What is going on here? We know from the historical records that the vestments were extensively restored in 1842/43 by the painter and 'parament worker' Edward von Steinle in Cologne, with the help of another painter and conservator, Johann Anton Ramboux. It took Edward, with the help of his two daughters, about a year to clean the vestments up and make them presentable again. They were paid 100 Taler for their work. That's about €4860 in today's money according to Google. I really hope they had additional income ... Anyway, although the vestments were extensively restored, the difference in backgrounds between the chasuble and the dalmatics is a medieval one and not the result of these restorations.
How does the single orphrey from Dommuseum Fulda fit into this story? As this orphrey has the same figure and background as the ones on the chasuble from Frankfurt, he is very likely part of the original set of vestments from the church Klein St. Martin. Beneath the original orphrey, another coat of arms is displayed. On the chasuble, the names of the beneficiaries are stitched beneath the orphrey of Saint John.
Looking closely at the figures on the chasuble, we see that they either look to the left or to the right. Furthermore, the orphreys are significantly wider than those on the dalmatics. This is a typical convention. Orphreys on a chasuble, but also on a cope, are wider than those on a dalmatic. The orphreys on a cope sit opposite each other at the front when the cope is being worn. The orphrey figures face each other: one faces to the right and the other faces to the left. This means that both the orphreys on the chasuble and the single orphrey from the Dommuseum Fulda were originally made for a cope. God would have sat opposite of Mary with child, Peter and Paul, Mary Magdalene and Saint John and John the Baptist is missing his partner in crime.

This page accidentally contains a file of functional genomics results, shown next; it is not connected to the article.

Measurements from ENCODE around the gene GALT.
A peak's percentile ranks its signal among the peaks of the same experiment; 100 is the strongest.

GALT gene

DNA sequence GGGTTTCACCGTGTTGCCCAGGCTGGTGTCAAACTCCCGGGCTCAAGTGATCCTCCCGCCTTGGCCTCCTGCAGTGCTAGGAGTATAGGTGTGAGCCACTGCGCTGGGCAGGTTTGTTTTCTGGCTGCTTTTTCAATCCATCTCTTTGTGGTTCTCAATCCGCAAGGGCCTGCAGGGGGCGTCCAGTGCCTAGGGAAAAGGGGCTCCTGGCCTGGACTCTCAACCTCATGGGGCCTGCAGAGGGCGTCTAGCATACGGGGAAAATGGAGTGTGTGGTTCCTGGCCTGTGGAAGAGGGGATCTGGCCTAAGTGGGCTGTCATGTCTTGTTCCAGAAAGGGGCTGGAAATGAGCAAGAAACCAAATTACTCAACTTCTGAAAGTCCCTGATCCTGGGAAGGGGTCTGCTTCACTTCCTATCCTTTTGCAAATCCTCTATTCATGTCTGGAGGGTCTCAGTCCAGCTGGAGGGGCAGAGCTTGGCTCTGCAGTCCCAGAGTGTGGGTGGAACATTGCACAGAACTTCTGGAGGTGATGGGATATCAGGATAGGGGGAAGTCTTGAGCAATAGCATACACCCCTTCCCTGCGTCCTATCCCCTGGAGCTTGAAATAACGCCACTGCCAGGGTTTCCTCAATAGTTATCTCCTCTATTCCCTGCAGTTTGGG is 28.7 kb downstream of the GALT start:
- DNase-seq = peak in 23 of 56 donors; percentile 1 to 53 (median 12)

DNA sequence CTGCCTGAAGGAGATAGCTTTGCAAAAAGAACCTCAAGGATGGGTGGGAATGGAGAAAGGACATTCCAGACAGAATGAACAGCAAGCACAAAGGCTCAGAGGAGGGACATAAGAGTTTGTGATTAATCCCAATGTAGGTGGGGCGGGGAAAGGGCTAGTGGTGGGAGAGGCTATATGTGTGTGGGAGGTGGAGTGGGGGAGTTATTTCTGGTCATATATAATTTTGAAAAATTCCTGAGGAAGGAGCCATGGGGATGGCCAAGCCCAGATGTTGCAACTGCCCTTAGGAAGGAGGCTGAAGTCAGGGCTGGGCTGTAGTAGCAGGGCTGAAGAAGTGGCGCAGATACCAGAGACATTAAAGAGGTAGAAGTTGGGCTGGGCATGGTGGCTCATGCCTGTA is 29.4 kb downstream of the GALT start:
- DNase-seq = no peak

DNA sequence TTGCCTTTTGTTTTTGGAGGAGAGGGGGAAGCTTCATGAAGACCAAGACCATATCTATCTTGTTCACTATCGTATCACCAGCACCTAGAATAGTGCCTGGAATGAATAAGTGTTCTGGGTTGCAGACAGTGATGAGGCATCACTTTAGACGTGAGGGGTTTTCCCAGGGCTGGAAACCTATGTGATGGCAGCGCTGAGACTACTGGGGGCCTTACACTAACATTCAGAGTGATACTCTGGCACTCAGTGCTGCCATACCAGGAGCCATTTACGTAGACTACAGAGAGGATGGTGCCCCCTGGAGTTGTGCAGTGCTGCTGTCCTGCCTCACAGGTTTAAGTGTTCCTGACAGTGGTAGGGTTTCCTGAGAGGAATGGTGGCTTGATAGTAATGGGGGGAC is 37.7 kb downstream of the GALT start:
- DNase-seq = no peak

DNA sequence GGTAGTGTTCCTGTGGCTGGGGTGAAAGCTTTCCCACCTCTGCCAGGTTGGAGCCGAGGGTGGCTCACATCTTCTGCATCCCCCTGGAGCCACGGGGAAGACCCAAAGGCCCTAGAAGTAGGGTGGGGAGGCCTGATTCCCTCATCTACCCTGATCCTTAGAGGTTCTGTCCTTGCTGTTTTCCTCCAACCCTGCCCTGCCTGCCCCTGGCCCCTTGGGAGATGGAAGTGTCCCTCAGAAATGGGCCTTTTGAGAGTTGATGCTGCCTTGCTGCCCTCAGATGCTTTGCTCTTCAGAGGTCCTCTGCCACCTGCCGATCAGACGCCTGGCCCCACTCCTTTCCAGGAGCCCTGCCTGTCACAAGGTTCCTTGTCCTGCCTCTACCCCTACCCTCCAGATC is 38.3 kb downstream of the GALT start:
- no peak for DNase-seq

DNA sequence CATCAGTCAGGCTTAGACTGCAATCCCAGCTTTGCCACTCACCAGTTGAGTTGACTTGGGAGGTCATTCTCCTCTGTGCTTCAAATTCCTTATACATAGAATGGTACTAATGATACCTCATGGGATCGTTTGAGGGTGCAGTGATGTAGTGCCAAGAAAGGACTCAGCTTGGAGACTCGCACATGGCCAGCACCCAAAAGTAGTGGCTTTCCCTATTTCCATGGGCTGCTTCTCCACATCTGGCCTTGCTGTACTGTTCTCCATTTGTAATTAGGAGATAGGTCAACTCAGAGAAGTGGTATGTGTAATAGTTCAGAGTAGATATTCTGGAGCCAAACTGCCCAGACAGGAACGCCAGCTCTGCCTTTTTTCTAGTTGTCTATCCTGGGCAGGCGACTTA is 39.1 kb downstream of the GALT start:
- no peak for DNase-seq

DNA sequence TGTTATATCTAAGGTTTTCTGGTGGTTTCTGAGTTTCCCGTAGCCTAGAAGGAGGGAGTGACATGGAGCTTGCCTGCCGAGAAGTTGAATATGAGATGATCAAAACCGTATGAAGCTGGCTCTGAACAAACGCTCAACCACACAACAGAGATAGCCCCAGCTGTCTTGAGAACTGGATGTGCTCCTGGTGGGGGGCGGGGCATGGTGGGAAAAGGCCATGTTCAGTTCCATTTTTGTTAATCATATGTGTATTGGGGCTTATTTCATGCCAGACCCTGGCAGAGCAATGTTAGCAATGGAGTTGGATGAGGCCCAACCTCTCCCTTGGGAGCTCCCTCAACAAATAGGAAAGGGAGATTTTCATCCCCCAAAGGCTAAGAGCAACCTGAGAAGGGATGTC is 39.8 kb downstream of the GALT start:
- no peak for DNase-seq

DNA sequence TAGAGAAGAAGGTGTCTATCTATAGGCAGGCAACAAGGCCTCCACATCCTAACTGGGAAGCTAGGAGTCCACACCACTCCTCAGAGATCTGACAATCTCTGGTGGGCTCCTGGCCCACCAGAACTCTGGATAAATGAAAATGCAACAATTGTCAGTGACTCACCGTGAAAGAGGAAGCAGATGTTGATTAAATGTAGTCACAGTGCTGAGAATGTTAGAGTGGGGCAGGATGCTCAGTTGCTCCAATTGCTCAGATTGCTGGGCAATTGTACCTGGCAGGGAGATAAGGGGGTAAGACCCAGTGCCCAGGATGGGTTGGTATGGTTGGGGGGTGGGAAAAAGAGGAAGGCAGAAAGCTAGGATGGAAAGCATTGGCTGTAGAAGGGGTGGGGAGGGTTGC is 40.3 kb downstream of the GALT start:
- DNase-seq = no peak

Now, this can mean several things:
1) Merten and his family were merchants with connections to the (Southern) Netherlands. They knew this type of goldwork embroidery well and valued it. Getting it from the Netherlands instead of opting for locally produced 'Kölner Borte' shows that these vestments were quite valuable and perfect to show off.
2) They were able to lay their hands on a number of loose orphreys and figures from the Netherlands and velvet from Italy.
3) These orphreys, figures and precious velvet were turned into vestments in Cologne by local craftsmen. These saw the 'complete' Dutch orphreys and worked orphrey backgrounds in a similar style, but with local influences to go with the loose Dutch figures. Names and coats of arms were added to make clear who bestowed these riches onto the church.
4) Orphreys intended to go onto a cope were instead applied to a chasuble. Or were they moved from a cope to the chasuble between AD 1476 and AD 1842/43? Does Saint John from the Dommuseum Fulda come from the original missing cope or copes? Or were so many figures bought at the same time and turned into 'Cologne-style' orphreys by the same workshop and then spread within Germany? Is the orphrey of Saint John in the Dommuseum Fulda the only remnant of a whole different set of vestments made in Cologne? One way of finding out is by identifying the coat of arms on the loose Saint John orphrey. I intend to write to both museums to ask if they know more. So exciting! I will keep you posted.